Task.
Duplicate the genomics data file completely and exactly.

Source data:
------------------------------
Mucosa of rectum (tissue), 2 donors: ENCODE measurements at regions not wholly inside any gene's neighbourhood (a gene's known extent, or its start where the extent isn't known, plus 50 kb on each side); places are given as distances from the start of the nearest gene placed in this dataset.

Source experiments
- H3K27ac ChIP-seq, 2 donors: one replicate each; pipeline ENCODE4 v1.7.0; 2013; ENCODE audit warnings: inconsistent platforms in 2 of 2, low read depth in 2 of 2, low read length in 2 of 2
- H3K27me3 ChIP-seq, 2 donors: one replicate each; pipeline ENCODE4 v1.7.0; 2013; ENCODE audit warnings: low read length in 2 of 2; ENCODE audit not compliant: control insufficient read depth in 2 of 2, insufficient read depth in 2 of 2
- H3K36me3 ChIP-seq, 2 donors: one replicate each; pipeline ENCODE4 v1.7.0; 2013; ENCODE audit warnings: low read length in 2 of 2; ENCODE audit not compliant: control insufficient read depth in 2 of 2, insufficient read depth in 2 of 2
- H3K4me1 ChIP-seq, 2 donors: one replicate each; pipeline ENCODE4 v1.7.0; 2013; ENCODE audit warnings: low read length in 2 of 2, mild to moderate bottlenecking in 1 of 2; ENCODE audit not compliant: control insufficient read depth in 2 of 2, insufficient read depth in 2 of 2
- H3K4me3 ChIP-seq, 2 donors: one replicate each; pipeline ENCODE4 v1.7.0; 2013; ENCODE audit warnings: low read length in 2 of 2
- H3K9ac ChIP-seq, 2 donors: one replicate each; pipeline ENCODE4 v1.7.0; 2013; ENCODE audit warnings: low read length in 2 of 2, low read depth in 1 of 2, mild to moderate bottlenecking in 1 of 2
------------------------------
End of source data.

Mucosa of rectum (tissue), 2 donors: ENCODE measurements at regions not wholly inside any gene's neighbourhood (a gene's known extent, or its start where the extent isn't known, plus 50 kb on each side); places are given as distances from the start of the nearest gene placed in this dataset.

Source experiments
- H3K27ac ChIP-seq, 2 donors: one replicate each; pipeline ENCODE4 v1.7.0; 2013; ENCODE audit warnings: inconsistent platforms in 2 of 2, low read depth in 2 of 2, low read length in 2 of 2
- H3K27me3 ChIP-seq, 2 donors: one replicate each; pipeline ENCODE4 v1.7.0; 2013; ENCODE audit warnings: low read length in 2 of 2; ENCODE audit not compliant: control insufficient read depth in 2 of 2, insufficient read depth in 2 of 2
- H3K36me3 ChIP-seq, 2 donors: one replicate each; pipeline ENCODE4 v1.7.0; 2013; ENCODE audit warnings: low read length in 2 of 2; ENCODE audit not compliant: control insufficient read depth in 2 of 2, insufficient read depth in 2 of 2
- H3K4me1 ChIP-seq, 2 donors: one replicate each; pipeline ENCODE4 v1.7.0; 2013; ENCODE audit warnings: low read length in 2 of 2, mild to moderate bottlenecking in 1 of 2; ENCODE audit not compliant: control insufficient read depth in 2 of 2, insufficient read depth in 2 of 2
- H3K4me3 ChIP-seq, 2 donors: one replicate each; pipeline ENCODE4 v1.7.0; 2013; ENCODE audit warnings: low read length in 2 of 2
- H3K9ac ChIP-seq, 2 donors: one replicate each; pipeline ENCODE4 v1.7.0; 2013; ENCODE audit warnings: low read length in 2 of 2, low read depth in 1 of 2, mild to moderate bottlenecking in 1 of 2